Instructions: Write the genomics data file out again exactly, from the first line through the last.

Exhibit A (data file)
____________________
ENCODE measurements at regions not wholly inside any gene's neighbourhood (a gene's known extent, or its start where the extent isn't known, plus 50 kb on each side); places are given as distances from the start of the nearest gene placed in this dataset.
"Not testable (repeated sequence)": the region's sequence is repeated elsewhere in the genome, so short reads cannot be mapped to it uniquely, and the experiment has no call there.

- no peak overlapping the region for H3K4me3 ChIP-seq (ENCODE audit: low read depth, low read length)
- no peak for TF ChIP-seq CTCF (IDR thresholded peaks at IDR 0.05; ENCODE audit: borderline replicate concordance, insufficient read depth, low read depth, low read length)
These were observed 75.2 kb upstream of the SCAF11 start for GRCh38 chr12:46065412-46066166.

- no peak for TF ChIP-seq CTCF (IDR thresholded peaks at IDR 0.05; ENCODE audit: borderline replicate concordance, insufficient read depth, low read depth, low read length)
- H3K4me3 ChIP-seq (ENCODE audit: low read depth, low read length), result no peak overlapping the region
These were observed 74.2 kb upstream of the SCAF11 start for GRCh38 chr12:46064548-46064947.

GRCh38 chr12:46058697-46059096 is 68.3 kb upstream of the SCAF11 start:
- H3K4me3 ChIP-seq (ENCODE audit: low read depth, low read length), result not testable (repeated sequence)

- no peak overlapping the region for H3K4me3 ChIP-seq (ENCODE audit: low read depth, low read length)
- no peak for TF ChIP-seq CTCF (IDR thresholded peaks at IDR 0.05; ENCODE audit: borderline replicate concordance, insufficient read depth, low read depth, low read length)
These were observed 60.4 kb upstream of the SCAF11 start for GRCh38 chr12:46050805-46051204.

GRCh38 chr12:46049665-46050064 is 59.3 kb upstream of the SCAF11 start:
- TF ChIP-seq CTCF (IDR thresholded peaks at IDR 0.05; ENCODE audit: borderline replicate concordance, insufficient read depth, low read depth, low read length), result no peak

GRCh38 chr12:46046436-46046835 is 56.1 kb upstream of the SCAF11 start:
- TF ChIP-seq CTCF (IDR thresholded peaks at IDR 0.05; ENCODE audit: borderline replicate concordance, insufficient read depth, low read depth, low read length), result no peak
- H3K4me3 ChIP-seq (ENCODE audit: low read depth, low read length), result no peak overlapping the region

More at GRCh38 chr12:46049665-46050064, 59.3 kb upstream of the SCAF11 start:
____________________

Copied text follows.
ENCODE measurements at regions not wholly inside any gene's neighbourhood (a gene's known extent, or its start where the extent isn't known, plus 50 kb on each side); places are given as distances from the start of the nearest gene placed in this dataset.
"Not testable (repeated sequence)": the region's sequence is repeated elsewhere in the genome, so short reads cannot be mapped to it uniquely, and the experiment has no call there.

- no peak overlapping the region for H3K4me3 ChIP-seq (ENCODE audit: low read depth, low read length)
- no peak for TF ChIP-seq CTCF (IDR thresholded peaks at IDR 0.05; ENCODE audit: borderline replicate concordance, insufficient read depth, low read depth, low read length)
These were observed 75.2 kb upstream of the SCAF11 start for GRCh38 chr12:46065412-46066166.

- no peak for TF ChIP-seq CTCF (IDR thresholded peaks at IDR 0.05; ENCODE audit: borderline replicate concordance, insufficient read depth, low read depth, low read length)
- H3K4me3 ChIP-seq (ENCODE audit: low read depth, low read length), result no peak overlapping the region
These were observed 74.2 kb upstream of the SCAF11 start for GRCh38 chr12:46064548-46064947.

GRCh38 chr12:46058697-46059096 is 68.3 kb upstream of the SCAF11 start:
- H3K4me3 ChIP-seq (ENCODE audit: low read depth, low read length), result not testable (repeated sequence)

- no peak overlapping the region for H3K4me3 ChIP-seq (ENCODE audit: low read depth, low read length)
- no peak for TF ChIP-seq CTCF (IDR thresholded peaks at IDR 0.05; ENCODE audit: borderline replicate concordance, insufficient read depth, low read depth, low read length)
These were observed 60.4 kb upstream of the SCAF11 start for GRCh38 chr12:46050805-46051204.

GRCh38 chr12:46049665-46050064 is 59.3 kb upstream of the SCAF11 start:
- TF ChIP-seq CTCF (IDR thresholded peaks at IDR 0.05; ENCODE audit: borderline replicate concordance, insufficient read depth, low read depth, low read length), result no peak

GRCh38 chr12:46046436-46046835 is 56.1 kb upstream of the SCAF11 start:
- TF ChIP-seq CTCF (IDR thresholded peaks at IDR 0.05; ENCODE audit: borderline replicate concordance, insufficient read depth, low read depth, low read length), result no peak
- H3K4me3 ChIP-seq (ENCODE audit: low read depth, low read length), result no peak overlapping the region

More at GRCh38 chr12:46049665-46050064, 59.3 kb upstream of the SCAF11 start: